North American Transportation Security Center

Grants and Contracts Details


Abstract There are over 800,000 hazmat shipments over the nation's roads each day. According to the Department of Homeland Security (DHS), terrorist activity related to the transportation of hazardous materials represents a significant threat to public safety and the nation's critical infrastructure. In particular, the federal government has pointed to the government's inability to track hazmat shipments on a real-time basis as a major security vulnerability. In 2004, the Federal Motor Carrier Safety Administration (FMCSA) completed a study to determine if "smart truck" technology such as GPS tracking, wireless modems, panic buttons, and on-board computers could be used to enhance hazmat shipment security. The FMCSA study concluded that smart truck technology will be highly effective in protecting hazmat shipments from terrorists. The FMCSA study also concluded that smart truck technology deployment will produce a huge security benefit and an overwhelmingly positive return on investment for hazmat carriers. The FMCSA study led to the Transportation Security Administration's (TSA's) Hazmat Truck Security Pilot. This congressionally mandated pilot program was undertaken to demonstrate if a hazmat truck tracking center was feasible from a technology and systems perspective and to determine if existing truck tracking systems can interface with government intelligence centers and first responders. The Hazmat Truck Security Pilot demonstrated that a hazmat truck tracking center is feasible and in August 2007, Congress enacted legislation that directs TSA to develop a program - consistent with the Hazmat Truck Security Pilot - to facilitate the tracking of motor carrier shipments of security-sensitive materials. This project will support TSA's efforts to implement a hazmat truck tracking center. The University of Kentucky, specifically the Kentucky Transportation Center (KTC) and its partners will expand upon the work completed under the Hazmat Truck Security Pilot by building a functional prototype of a hazmat truck tracking center (Technology Readiness Level 6). A multi-state implementation program will support development of the hazmat truck tracking center into full operational status (Technology Readiness Level 9). This project offers TSA significant benefits. It will efficiently incorporate the work done under the Hazmat Truck Security Pilot into an operational system that can be used by state and federal agencies to track high-risk hazmat shipments on a real-time basis. It will also provide a state/federal implementation framework that TSA might draw upon to speed up deployment of "smart truck" technology by high-risk hazmat carriers, a key to reducing security risks in the nation's hazmat supply chain.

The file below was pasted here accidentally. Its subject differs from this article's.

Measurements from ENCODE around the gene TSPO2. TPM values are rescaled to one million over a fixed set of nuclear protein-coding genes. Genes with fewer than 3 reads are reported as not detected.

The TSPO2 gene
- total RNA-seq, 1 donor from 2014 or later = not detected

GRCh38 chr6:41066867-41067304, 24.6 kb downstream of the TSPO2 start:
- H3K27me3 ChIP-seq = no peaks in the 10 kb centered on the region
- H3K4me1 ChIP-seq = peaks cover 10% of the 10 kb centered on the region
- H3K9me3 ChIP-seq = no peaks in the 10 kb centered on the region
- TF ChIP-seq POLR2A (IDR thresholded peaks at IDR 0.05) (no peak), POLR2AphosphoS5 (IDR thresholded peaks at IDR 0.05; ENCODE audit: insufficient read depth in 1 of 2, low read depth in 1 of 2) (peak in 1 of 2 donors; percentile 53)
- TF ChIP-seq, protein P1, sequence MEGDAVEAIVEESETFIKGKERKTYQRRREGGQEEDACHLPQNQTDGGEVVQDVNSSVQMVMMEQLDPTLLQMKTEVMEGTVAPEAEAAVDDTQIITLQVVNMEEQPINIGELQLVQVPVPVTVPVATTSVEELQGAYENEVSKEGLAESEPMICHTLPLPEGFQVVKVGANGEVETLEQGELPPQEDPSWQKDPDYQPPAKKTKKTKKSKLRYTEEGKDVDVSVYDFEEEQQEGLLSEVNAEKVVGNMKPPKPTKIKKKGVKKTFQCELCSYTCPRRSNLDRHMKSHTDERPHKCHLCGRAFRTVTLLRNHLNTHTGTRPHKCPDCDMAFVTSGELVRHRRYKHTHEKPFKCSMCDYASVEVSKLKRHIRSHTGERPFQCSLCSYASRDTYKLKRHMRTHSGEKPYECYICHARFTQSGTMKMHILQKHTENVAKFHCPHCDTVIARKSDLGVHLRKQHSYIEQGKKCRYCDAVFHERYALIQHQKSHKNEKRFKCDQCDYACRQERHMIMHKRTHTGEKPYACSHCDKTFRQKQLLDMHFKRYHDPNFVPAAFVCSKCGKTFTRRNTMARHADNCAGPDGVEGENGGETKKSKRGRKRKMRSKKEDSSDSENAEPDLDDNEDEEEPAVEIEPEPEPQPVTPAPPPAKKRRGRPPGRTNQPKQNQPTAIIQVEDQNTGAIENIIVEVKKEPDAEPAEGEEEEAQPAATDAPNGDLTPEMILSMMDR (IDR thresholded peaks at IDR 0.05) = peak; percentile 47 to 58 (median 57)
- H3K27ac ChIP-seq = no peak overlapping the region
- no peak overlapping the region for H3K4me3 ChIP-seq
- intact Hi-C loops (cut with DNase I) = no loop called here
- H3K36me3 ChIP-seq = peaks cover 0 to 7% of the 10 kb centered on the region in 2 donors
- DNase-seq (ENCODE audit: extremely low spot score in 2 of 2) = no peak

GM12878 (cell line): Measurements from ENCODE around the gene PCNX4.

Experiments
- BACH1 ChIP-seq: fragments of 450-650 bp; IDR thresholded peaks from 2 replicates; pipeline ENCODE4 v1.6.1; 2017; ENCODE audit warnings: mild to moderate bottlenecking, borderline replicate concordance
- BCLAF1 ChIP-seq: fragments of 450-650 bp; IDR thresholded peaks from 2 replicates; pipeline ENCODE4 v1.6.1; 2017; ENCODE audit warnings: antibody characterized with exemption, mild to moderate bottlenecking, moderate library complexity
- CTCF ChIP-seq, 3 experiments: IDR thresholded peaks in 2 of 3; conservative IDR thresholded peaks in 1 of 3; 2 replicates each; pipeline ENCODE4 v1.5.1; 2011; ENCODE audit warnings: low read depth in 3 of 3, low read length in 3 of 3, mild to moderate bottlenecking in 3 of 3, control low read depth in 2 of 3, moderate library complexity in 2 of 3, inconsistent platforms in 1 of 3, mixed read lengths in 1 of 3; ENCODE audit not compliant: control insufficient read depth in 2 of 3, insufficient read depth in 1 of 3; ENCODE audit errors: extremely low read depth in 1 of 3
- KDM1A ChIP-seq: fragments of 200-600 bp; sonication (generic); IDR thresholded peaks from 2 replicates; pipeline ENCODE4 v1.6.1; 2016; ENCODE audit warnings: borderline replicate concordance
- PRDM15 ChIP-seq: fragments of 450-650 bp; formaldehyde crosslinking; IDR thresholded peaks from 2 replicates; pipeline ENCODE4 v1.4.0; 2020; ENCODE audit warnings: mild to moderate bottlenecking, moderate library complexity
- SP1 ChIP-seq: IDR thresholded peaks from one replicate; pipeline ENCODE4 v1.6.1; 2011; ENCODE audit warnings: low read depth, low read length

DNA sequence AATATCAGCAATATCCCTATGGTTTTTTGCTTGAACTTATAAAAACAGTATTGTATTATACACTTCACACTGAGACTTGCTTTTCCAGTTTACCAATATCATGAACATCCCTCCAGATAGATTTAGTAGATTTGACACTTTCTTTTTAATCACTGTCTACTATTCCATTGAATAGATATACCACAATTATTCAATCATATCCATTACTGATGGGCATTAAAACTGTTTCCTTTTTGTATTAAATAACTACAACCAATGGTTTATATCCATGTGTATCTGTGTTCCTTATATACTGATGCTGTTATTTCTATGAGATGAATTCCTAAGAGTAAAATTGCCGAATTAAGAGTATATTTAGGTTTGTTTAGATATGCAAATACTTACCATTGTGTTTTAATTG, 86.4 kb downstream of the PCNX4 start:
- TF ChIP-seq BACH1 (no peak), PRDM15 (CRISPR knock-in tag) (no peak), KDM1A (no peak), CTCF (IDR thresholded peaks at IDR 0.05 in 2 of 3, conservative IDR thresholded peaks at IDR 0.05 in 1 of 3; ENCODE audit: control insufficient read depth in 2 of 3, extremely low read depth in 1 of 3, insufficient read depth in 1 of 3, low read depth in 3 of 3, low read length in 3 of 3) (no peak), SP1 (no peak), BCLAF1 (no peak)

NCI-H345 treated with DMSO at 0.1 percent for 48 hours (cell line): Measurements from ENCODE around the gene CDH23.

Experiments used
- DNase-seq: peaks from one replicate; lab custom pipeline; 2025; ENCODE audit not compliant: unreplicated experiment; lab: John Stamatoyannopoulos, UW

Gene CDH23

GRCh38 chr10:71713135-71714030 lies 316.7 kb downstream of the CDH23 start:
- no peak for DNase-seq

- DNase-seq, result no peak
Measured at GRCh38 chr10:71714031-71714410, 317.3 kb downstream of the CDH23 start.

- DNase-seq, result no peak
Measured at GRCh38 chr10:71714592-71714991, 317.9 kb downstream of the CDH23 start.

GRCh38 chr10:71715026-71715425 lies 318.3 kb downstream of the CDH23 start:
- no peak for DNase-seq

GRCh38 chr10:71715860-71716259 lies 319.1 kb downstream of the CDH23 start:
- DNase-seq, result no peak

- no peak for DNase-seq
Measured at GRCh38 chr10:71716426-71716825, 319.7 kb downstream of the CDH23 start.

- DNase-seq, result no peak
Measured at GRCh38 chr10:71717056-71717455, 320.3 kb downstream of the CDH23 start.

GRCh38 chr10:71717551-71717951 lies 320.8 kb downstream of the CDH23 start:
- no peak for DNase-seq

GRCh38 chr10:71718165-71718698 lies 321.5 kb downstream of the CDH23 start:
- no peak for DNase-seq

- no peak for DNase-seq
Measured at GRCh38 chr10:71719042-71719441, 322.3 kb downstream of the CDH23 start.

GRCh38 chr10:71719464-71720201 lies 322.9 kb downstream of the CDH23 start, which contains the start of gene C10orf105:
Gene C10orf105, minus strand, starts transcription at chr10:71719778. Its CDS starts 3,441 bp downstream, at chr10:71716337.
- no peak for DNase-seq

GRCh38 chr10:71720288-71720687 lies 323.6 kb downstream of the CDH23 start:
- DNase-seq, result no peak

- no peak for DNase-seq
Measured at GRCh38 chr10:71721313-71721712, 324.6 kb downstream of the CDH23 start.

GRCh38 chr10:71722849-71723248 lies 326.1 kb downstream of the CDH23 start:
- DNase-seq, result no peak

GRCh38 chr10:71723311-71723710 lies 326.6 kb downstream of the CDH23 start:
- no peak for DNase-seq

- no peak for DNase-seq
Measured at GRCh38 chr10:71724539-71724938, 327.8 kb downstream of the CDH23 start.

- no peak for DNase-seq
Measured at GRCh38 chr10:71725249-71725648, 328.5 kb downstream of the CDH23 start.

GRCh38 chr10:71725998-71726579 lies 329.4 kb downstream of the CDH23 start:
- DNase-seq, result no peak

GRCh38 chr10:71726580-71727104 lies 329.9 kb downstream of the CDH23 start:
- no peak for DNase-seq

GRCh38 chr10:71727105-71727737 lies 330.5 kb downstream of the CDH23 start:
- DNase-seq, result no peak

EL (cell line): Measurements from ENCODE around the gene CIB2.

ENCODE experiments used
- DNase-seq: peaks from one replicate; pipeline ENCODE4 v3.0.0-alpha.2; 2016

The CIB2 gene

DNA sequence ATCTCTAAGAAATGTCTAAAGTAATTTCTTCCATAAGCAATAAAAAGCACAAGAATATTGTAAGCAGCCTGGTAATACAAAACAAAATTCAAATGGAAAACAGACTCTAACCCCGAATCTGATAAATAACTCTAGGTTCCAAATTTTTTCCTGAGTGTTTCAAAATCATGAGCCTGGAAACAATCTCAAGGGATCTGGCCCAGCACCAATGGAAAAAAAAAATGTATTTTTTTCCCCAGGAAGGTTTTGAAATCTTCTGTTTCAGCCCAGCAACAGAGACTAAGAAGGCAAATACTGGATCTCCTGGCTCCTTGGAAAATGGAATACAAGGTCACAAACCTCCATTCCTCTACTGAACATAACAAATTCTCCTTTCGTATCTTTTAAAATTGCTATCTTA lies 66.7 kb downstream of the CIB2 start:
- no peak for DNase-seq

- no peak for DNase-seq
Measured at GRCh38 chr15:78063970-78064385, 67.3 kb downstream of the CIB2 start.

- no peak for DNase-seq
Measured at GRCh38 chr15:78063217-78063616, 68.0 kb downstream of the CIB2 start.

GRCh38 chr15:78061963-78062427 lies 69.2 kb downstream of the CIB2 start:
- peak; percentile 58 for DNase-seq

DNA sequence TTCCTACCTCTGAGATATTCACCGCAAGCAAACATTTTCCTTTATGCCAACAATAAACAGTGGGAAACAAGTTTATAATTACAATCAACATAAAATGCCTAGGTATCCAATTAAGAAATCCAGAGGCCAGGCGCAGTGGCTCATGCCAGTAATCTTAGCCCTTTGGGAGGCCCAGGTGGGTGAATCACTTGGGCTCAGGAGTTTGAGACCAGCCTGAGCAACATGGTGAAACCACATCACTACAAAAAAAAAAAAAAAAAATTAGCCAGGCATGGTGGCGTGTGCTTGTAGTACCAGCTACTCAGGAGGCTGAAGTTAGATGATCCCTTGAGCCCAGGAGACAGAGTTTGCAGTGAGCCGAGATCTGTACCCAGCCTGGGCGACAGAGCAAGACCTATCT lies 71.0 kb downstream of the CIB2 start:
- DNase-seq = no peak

Effective start/end date3/9/096/30/15


  • National Institute for Hometown Security: $5,920,000.00


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